It’s difficult to write about horrible things and to expect others to read about them, especially when they are the heartbreaking residues of war. With history as our lesson book, we should by now be rejecting war yet we continue to wage war. We understand now that our emotions were manipulated into supporting the invasion of Iraq, and yet it only takes a few seconds of 9/11 video footage to bring back all our anger and to wonder if we wouldn’t be vulnerable to the appeals and deceptions that were made then to enter us into that war again if somehow the atrocity of 9/11 were to repeat itself. It is another thing completely to witness firsthand what our anger at that time has wrought.
A few weeks ago, I received an email from an old friend. Below is a portion of that mail. I have only omitted names to protect the privacy of those involved.
“We missed going to LA for a rare concert appearance by my brother-in-law because we had a family tragedy. My nephew committed suicide after two tours in Afghanistan and Iraq, couldn’t adjust back to civilian life, was trying to get help via Denver VA. I tell you this as I’ve told other people because I think most of us know someone who’s suffered these terrible wars, and with suicides in the tens of thousands and so many seeking help the Army is not equipped to serve the returned soldiers. However, there is a film The Welcome Home Project www.thewelcomehomeproject.org, and an organization called The Soldiers Project www.thesoldiersproject.org, both of which I want people to know about so that you may refer people to them if needed.”
I am now referring you to those sites, because I agree that directing people to information about this event of soldiers returning home and committing suicide is “needed.” And then with that awareness, we need to make sure that we are vigilant in never again creating wars that are the handiwork of big oil and an insecure and inept son attempting to impress his father after twice being mistakenly and tragically elected to the highest office in the land.
But to grind our teeth about Bush/Cheney gets us nowhere on this. We might be better served by looking at some hard and painfully true numbers. Consider these statistics from Army Times, begun in 1940 and published by Gannett Government Media, which is a subsidiary of Gannett Co., Inc., the largest newspaper publisher in the U.S.
“Troubling new data show an average of 950 suicide attempts each month by veterans who are receiving some type of treatment from the Veterans Affairs Department. Seven percent of the attempts are successful, and 11 percent of those who don’t succeed on the first attempt try again within nine months. In fiscal 2009 there were 1,621 suicide attempts by men and 247 by women who served in Iraq or Afghanistan, with 94 men and four women dying.” These figures were posted in April of 2010.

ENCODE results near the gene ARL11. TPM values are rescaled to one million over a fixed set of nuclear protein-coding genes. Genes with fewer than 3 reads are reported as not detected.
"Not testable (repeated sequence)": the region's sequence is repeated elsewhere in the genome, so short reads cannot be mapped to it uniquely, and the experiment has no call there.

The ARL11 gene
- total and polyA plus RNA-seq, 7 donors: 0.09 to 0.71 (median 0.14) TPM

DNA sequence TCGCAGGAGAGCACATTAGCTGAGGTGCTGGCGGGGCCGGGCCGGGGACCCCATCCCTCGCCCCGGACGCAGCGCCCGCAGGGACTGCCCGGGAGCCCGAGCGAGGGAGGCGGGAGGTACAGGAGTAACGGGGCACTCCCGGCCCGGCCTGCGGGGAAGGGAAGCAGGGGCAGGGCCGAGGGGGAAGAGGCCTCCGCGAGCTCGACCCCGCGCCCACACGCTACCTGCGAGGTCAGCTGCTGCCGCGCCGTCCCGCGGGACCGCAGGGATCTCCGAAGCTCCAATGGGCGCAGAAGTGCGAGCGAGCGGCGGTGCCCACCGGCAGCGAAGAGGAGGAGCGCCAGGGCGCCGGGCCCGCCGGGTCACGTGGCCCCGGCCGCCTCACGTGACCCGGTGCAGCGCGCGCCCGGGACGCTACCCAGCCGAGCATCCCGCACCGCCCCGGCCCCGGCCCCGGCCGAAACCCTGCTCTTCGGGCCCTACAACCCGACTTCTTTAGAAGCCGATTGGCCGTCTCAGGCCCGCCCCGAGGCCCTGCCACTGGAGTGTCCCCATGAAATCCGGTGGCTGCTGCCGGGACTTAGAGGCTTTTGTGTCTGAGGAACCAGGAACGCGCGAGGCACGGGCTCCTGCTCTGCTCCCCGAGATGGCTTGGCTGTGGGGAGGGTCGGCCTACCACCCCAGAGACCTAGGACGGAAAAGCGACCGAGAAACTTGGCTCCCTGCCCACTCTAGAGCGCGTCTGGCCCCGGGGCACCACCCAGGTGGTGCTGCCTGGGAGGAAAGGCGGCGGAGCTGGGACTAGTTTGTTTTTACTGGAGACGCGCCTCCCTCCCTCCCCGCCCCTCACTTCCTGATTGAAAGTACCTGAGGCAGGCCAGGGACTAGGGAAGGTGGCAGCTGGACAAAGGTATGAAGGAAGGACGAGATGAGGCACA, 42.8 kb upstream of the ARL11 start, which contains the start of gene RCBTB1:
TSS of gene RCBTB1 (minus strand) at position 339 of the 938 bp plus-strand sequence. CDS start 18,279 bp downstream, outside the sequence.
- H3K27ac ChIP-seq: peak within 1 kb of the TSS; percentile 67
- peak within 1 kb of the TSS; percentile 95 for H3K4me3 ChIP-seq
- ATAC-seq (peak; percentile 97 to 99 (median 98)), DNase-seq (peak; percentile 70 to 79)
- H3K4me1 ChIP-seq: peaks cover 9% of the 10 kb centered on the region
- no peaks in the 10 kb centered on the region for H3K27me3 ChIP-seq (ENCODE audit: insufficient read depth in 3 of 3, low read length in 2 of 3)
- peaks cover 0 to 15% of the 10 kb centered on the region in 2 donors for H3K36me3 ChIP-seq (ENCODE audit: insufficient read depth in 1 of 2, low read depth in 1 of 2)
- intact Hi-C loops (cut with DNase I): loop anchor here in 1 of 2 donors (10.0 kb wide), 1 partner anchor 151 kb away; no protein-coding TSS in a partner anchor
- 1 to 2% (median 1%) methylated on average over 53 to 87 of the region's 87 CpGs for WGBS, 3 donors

We are removing troops from Iraq and Afghanistan, but clearly there is a level of fighting for life that continues long after troops have returned home. It should be noted that that same article from Army Times cites that the suicide rate is lower for veterans aged 18 to 29 who are using VA health care services than those who are not. That leads VA officials to believe that about 250 lives have been saved each year as a result of VA treatment. Still, the headline on that article reads “18 Veterans Commit Suicide Each Day.”
I find myself writing about this dark vortex of suicides on the very day that it appears my home state of Wisconsin has been unable to repel the plundering of their state government by corporate shills. If you could somehow harvest the energy and emotion that has been expended in Wisconsin state politics since the first election of Scott Walker, you might power a large city. My point is that we do not lack for will or determination.
But I think that we often struggle to re-engage with the dark horrors of war, especially if we have first opposed wars and then emphatically disowned them as they were proceeding. In this horrible cycle of veterans returning home safely only to later take their own lives, all of us are on the same side. There simply isn’t another view on this. No political philosophy frees us of responsibility here. If you paid taxes, you paid for those wars.
We will continue to hear howling over strained budgets, taxes, and smaller government. Would anyone really stand before a crowd and take a posture against more help and resources for returning veterans struggling with the devils and ghosts of war? That seems impossible, and yet in the coming months we are going to hear about committing resources to more war, perhaps in Iran. When those who would send men and women off to war again begin their sales pitch, let’s do some howling of our own and drown them out. Then let’s demand that more be done to heal the wounds still bleeding from the wars we have already waged.